The footballing gods can be brutally cruel at times. Having enjoyed the greater share of possession despite losing two midfielders to injury in the first half, created the better chances, twice hit the woodwork, and been awarded two second-half penalties, Blackburn boss Steve Kean will be staring plaintively skywards this evening, mystified at how he is picking up the pieces from a third straight defeat and not just ruing a frustrating home draw.
His counterpart, David Moyes, should be kneeling in thanks because gifts like these are rare for teams that play as badly away from home as his charges did at Ewood Park today. Thoughts that the three-goal haul that Everton managed as they comfortably saw off Sheffield United in midweek would provide the springboard for a return to the kind of form this team has shown at times over the past couple of seasons quickly evaporated amid the plodding forays forward and generally sloppy play in almost all areas of the pitch that characterised this display.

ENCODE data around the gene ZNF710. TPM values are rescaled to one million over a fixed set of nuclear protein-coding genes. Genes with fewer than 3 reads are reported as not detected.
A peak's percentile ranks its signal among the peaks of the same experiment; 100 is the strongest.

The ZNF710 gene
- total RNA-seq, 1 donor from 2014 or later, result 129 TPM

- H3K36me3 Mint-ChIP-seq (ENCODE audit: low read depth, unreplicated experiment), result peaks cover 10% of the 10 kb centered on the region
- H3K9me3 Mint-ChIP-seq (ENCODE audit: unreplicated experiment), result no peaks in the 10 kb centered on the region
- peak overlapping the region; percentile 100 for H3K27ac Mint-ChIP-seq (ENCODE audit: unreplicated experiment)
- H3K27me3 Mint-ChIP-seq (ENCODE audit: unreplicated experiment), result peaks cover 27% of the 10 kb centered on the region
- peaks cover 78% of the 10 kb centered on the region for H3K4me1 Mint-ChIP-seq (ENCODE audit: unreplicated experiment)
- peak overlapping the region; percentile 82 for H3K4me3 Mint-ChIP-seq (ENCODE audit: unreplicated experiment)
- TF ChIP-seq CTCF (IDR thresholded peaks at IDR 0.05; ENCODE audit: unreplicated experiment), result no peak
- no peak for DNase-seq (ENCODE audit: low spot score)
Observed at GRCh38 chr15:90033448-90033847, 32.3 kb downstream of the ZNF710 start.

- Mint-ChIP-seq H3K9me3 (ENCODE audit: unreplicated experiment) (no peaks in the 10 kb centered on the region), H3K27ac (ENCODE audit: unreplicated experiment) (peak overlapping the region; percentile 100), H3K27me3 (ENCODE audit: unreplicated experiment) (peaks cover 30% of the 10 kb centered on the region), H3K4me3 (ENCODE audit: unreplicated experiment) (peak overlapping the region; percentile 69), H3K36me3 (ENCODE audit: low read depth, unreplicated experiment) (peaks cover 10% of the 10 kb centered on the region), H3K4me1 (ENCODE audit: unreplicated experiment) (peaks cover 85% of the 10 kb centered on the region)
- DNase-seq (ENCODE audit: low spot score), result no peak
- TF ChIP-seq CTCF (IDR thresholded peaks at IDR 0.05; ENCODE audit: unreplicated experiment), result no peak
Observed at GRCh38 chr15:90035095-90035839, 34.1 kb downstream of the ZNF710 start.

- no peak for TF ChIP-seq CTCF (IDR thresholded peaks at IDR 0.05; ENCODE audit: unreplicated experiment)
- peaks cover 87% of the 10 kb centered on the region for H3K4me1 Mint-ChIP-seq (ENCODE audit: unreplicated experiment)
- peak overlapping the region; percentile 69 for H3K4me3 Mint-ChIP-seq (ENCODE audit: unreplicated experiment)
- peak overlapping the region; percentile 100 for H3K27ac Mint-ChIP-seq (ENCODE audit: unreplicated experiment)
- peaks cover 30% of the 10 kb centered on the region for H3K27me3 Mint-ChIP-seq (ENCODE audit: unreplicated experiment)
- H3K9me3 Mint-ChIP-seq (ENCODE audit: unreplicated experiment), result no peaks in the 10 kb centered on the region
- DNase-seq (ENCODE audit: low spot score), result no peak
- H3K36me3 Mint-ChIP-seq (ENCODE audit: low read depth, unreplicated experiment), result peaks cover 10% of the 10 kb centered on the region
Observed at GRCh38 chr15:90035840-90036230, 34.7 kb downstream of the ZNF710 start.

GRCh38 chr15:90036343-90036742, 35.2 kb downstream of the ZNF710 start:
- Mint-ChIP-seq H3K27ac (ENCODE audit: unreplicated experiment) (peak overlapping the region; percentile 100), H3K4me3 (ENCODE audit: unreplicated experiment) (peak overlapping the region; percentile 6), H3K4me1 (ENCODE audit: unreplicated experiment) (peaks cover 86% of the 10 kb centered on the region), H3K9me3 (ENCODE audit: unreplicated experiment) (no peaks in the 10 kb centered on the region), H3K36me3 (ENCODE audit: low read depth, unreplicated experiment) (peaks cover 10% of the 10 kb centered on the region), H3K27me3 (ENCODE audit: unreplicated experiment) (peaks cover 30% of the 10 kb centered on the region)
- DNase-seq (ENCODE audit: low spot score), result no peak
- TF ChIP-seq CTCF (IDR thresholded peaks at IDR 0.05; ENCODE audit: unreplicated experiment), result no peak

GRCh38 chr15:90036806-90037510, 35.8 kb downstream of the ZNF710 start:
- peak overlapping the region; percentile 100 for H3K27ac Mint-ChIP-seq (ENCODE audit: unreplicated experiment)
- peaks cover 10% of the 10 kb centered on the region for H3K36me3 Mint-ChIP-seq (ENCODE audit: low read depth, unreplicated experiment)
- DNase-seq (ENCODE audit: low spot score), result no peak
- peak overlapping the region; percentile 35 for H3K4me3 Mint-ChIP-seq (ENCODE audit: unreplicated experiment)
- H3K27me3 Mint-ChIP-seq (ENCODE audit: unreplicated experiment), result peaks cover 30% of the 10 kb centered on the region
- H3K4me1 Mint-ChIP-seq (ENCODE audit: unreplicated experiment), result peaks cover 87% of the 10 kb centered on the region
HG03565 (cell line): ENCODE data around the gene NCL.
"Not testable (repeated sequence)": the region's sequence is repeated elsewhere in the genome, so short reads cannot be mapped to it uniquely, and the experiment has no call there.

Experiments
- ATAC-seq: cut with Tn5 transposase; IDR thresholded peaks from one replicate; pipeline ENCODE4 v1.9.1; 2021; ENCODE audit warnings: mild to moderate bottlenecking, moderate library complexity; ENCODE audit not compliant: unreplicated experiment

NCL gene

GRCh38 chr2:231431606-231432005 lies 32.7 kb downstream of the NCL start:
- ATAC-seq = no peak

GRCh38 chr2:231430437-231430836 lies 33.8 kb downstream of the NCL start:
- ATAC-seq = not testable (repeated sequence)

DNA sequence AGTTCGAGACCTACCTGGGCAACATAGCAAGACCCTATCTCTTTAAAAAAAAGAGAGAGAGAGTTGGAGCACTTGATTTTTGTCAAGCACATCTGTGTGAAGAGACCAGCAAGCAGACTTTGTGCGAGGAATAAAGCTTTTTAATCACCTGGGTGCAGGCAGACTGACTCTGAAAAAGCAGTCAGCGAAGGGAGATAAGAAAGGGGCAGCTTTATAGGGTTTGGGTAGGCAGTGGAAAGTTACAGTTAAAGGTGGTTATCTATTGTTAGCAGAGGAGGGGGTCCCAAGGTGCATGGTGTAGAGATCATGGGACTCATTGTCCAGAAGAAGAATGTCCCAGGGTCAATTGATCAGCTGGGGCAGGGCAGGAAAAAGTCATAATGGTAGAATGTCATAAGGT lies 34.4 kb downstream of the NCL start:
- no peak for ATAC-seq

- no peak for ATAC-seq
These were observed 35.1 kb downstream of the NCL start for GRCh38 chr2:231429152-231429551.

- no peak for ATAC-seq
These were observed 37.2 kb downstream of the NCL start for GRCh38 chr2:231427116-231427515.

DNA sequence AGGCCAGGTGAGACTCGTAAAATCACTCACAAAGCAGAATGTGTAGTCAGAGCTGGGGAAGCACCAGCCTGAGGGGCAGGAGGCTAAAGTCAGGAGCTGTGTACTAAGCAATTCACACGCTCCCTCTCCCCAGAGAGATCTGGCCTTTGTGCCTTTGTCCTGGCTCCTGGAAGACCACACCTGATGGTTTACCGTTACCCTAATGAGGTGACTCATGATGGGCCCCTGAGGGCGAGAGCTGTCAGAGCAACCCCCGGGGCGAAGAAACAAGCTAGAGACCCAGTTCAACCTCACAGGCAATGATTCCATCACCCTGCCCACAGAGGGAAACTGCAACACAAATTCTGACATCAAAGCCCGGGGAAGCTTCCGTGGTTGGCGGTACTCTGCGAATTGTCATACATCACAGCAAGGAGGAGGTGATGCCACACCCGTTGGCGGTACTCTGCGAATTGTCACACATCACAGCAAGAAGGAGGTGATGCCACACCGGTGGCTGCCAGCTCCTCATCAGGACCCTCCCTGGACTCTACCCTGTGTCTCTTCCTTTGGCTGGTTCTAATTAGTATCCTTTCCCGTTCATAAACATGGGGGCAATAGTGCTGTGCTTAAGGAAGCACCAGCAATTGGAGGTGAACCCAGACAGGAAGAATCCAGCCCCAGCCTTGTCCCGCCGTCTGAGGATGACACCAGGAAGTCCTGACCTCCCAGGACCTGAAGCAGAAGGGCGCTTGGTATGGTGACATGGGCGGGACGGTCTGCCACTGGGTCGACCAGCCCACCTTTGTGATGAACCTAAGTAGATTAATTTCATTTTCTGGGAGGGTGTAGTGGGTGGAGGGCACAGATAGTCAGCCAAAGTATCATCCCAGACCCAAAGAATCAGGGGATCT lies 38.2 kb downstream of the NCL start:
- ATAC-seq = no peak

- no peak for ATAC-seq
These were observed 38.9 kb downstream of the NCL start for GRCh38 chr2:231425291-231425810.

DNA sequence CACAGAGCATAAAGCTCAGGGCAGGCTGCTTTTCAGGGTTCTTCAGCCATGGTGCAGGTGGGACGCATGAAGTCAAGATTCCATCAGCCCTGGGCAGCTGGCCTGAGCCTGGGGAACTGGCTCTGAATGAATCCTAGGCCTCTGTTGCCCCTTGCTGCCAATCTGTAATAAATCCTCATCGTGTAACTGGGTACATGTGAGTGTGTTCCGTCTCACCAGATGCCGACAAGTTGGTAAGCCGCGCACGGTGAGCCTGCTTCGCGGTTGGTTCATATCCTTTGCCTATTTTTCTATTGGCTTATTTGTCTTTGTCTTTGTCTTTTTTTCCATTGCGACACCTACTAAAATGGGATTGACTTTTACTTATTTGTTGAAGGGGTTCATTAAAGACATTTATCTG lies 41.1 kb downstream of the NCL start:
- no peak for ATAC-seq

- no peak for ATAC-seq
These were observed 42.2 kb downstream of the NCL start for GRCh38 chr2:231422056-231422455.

But the combination of Tim Howard — who a little over a year ago trudged off this pitch in the knowledge that an uncharacteristic error on his part had been the primary cause of the Blues's defeat on the opening day of the 2010-11 season — poor execution from the penalty spot by Blackburn, a fortuitous injury-time penalty award and the composure from 12 yards of Mikel Arteta helped the Blues to three precious points that only those with the bluest of tinted spectacles could say they deserved.
Moyes's post-match comments centered around his belief that Mauro Formica dived in the incidents that led to both of Blackburn's penalties, a view he may change once he's seen the replays from all angles, but there wasn't slightest acknowledgement of just how poor his team was for periods of this match. Perhaps, like the fans, he's finding it hard to pinpoint the reasons for the malaise that's infecting his Everton players right now.